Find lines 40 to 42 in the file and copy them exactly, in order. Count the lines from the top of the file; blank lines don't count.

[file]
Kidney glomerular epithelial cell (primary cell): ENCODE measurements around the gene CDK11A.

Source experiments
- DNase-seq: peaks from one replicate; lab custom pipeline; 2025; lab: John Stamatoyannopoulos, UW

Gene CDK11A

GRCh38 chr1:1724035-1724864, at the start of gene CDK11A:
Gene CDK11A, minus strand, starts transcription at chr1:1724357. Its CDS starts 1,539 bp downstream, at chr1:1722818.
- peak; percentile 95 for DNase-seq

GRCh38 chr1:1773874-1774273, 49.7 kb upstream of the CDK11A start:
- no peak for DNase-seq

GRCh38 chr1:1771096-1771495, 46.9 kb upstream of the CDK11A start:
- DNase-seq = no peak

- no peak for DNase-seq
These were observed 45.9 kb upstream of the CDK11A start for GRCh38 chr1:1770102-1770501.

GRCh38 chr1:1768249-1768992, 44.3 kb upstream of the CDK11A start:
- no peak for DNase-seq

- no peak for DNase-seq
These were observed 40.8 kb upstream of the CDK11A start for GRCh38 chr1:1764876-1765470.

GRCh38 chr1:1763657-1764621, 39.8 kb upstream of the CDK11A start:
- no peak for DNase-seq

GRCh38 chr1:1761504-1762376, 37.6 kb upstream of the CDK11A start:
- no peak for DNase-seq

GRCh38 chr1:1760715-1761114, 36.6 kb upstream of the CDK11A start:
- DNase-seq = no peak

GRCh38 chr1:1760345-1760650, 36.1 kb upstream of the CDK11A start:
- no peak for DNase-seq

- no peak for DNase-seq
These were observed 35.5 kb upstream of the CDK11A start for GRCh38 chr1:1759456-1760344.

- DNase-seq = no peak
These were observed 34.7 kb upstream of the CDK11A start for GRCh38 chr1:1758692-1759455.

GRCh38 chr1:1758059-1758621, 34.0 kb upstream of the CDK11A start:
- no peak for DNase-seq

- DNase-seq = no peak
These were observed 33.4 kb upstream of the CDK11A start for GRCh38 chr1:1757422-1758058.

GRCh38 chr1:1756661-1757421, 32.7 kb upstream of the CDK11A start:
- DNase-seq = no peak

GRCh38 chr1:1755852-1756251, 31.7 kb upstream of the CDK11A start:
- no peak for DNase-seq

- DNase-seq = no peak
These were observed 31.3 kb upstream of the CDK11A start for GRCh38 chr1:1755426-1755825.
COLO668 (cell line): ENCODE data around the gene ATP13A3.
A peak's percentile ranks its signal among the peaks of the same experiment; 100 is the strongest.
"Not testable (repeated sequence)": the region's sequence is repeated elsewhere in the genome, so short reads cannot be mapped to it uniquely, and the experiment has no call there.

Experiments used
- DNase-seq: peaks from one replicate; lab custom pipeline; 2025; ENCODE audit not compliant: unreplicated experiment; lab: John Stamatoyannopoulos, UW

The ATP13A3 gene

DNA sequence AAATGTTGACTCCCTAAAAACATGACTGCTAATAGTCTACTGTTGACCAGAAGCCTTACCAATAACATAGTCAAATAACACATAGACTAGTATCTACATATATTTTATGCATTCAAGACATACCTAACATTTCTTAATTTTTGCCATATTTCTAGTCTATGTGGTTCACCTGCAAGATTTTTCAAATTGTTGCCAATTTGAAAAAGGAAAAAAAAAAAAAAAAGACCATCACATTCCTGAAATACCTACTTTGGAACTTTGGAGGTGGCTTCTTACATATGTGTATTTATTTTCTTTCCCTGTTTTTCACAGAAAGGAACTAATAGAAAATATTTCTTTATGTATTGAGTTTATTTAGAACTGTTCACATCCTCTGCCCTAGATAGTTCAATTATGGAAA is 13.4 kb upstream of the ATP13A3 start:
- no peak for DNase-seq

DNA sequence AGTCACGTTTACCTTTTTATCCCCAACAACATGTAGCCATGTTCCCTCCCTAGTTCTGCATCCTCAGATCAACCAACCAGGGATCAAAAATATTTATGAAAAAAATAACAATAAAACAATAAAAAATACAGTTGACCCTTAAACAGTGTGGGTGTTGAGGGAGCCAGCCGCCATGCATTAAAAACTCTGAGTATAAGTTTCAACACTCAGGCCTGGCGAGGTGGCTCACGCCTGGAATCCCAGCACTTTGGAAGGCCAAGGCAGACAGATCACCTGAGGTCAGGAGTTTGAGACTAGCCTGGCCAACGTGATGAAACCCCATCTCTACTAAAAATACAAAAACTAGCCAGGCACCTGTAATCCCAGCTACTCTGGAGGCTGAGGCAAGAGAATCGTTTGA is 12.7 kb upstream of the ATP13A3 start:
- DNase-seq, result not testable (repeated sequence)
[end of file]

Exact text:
COLO668 (cell line): ENCODE data around the gene ATP13A3.
A peak's percentile ranks its signal among the peaks of the same experiment; 100 is the strongest.
"Not testable (repeated sequence)": the region's sequence is repeated elsewhere in the genome, so short reads cannot be mapped to it uniquely, and the experiment has no call there.